Sometimes it is hard not to see myself as desperate. I’m going to admit full out that the reason that I look the way I do is because I HAVEN’T treated myself with much respect. In reality I have learned that the only way that I am going to make healthy choices for myself instead of easy choices is to work on the source of the problem – the lack of respect that I have for myself. I’m willing, often, to take the quick fix – the chocolate to make myself temporarily happy – instead of actually working to make myself really happy. It is hard to admit that I don’t love myself the way that I should – but acknowledging the root of the matter is the only way to fix it. Thanks for being you Erika. Thanks for this blog, it really gives me inspiration and keeps me on track.
I totally understand. When I become frustrated, I grab a snack. Salty or sweet, or sometimes both. I need to get rid of the snacks.
My biggest issue is consistency. I have the equipment, videos, on Demand shows, you name it. But, it is when I become frustrated, sad, angry….I go to food. As she discussed in a previous post, Papa Johns became my comforter. So, I have to start slow, but at least start somewhere, and work extremely hard in not going to food when my feelings are not pleasant.
The hardest part for me, by far, of losing weight was mental. Losing weight is easy once you have the mindset, but it’s pretty much impossible if you don’t.
There’s absolutely nothing wrong with me physically that would have kept me from losing weight. I could have done this five years ago. Except that I couldn’t. Physically, yes; mentally, no. “Desperate” might have been an overstatement in my case, but I definitely felt powerless and helpless. The more desperate we feel, the more powerless and helpless we become.
Once I got to the point where I could stop beating myself up about it, it got easy. Well, it involved a lot of basic math and a lot of jogging, but suddenly that stuff didn’t seem like impossible obstacles any more.
Yes, mindset.. Mines had to change before I finally lost weight. I was never small, but not exactly fat in school. I was always on the line. Staying active during school help… but I look back and know that my eating habits were a mess. In college and after college especially, is when I gained the most weight. When I entered college I was 165, graduated at 201, and when I looked up at the age of 28 going on 29 I was 225. Mind you, through out that time I tried to “Diet”, which of course reaped little to no benefits; my weight and dress size increased.
It was not until I finally decided that I needed to change my life style and change my diet, not diet. I think that change in thinking was what I needed to make. Diet is what you eat everyday, it is a noun, not a verb. That change sparked other changes like making the gym a part of my daily life style, just like watching my favorite show or checking my email.
Today, 5 years later at 156 lbs., because I made a lifestyle change, I still maintain my weight lost. I get asked the question ” How did you loose the weight?”, sometimes. It makes me chuckle to see the look when I say I changed my diet and got active. There is no magic pill. The way you loose it is how it will stay off… understanding that, I chose to do it the right way. Yes, I definitely had to wean myself off of some food idem when I first started, not reintegrating them back into my lifestyle until I had found better options( chocolate, ice cream). I found that I loved homemade gelato and organic truffles. Yes they cost an arm and a leg, but thats the point. I enjoy these items when I have them… and thats not everyday, because they are of quality. Yes every once in a while I eat something I know better then to eat… lemon pepper chicken wings at happy hour..lol. The difference today is that I understand why it is not a good choice and I definitely don’t bring them into my house.. and the feeling I have the next day reminds me of why I need to make my own. I don’t feed myself the lie of I’ll work it off in the gym.. because that is not how weight lost works.. or living a healthy lifestyle works. You make choices.. some better then others. The goal is to make the better choices 90% of the time and not knock yourself for every hiccup. Use it as a learning experience and move along your journey.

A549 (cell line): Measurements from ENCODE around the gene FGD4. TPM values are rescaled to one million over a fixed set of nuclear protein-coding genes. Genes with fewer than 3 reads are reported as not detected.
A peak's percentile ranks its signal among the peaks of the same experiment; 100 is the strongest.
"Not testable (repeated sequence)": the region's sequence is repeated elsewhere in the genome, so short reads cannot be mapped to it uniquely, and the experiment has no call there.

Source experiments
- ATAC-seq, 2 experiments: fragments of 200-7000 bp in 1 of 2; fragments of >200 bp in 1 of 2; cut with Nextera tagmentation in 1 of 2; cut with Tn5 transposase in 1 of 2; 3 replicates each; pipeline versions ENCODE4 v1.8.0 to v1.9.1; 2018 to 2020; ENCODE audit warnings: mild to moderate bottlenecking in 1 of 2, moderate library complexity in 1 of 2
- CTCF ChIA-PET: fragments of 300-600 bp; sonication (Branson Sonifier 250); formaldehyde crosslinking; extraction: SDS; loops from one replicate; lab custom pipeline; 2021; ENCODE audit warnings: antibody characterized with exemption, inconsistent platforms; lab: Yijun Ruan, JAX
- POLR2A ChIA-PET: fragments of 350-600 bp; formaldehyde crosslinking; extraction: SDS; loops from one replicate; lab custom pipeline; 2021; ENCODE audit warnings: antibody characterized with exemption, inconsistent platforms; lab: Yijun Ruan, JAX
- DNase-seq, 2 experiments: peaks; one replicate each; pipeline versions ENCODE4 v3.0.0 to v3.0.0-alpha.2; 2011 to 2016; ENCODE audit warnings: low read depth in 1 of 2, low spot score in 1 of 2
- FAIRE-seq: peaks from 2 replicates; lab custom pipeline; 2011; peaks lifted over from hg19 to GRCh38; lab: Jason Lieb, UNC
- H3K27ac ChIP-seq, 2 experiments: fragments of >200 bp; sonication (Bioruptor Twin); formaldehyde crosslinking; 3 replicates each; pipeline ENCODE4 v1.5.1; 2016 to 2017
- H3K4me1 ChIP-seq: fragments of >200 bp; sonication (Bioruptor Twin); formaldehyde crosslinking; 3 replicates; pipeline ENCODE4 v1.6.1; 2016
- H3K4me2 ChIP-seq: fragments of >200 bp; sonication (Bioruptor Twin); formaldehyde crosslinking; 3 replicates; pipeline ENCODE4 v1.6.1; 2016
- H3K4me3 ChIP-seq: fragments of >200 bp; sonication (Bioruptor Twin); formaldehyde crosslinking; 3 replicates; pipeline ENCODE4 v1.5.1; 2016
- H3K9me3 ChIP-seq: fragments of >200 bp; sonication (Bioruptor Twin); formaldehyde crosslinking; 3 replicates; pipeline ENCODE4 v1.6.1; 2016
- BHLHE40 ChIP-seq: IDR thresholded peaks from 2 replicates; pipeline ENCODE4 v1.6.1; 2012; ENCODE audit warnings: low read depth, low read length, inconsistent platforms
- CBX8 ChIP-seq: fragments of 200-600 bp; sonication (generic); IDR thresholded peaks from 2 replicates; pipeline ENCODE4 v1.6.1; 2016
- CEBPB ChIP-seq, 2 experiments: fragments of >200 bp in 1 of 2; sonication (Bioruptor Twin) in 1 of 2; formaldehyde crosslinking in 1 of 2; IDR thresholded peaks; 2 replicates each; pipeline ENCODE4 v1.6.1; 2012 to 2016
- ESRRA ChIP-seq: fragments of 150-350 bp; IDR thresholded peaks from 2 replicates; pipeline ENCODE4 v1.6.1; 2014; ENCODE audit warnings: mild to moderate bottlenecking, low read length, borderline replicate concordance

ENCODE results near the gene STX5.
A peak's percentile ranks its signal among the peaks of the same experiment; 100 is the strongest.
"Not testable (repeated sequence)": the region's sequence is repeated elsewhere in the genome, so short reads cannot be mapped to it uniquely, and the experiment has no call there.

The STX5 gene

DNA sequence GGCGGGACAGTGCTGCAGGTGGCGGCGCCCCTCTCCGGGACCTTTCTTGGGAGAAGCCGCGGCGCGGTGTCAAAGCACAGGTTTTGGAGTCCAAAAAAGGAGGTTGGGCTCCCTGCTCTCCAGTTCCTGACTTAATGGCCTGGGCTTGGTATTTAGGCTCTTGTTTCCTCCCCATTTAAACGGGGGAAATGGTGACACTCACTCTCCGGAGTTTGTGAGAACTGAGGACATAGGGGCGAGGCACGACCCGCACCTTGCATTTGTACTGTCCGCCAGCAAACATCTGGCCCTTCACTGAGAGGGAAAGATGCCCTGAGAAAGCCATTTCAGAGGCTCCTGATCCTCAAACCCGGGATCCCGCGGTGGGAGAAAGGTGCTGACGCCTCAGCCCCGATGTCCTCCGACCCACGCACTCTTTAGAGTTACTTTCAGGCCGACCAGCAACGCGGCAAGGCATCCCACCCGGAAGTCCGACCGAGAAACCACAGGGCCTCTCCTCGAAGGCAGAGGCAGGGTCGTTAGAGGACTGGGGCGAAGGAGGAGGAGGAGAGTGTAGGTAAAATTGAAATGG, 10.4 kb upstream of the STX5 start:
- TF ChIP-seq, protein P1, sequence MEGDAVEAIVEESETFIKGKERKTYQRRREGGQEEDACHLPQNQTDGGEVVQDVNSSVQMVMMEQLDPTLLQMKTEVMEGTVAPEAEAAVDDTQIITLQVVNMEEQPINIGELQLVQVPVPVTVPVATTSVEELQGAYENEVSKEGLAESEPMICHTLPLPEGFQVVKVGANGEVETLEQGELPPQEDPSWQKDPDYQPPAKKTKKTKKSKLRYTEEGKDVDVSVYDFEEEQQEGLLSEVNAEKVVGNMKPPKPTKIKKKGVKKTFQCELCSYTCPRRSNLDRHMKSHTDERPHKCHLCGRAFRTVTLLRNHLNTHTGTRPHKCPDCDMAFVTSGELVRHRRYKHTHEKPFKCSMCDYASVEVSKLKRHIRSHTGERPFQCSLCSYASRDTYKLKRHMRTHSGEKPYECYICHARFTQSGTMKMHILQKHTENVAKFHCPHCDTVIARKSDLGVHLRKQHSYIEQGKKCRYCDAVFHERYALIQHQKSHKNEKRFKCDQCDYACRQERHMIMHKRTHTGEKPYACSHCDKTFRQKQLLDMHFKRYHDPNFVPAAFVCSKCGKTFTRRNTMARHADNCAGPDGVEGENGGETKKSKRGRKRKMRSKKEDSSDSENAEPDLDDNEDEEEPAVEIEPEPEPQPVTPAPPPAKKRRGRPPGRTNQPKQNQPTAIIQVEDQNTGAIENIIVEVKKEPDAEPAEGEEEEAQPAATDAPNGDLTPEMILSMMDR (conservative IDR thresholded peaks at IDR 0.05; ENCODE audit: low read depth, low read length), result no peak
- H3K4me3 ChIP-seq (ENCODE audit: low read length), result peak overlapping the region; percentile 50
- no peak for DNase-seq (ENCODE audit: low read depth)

Five years into this journey, I am still learning and growing. But that is the great thing about this journey, it never stops; it is always evolving and it will holistically, change you for the better.
This is really true! I’ve always been degrading and denying myself for my real worth, that’s why before I couldn’t care less what will happen to me. I always have that thinking that “people will judge me if I started to do diet”. Whenever I thought of that before somehow I feel ashamed . . . when in reality, I shouldn’t feel that way. I weighed the people’s comments more than listening to what my body is telling me. But now i finally realized my mistake and I am going to be good for my body, I see losing weight as a promise to take care of myself. I am still in the process of losing weight and from now on I will be good and give my body the respect it deserve.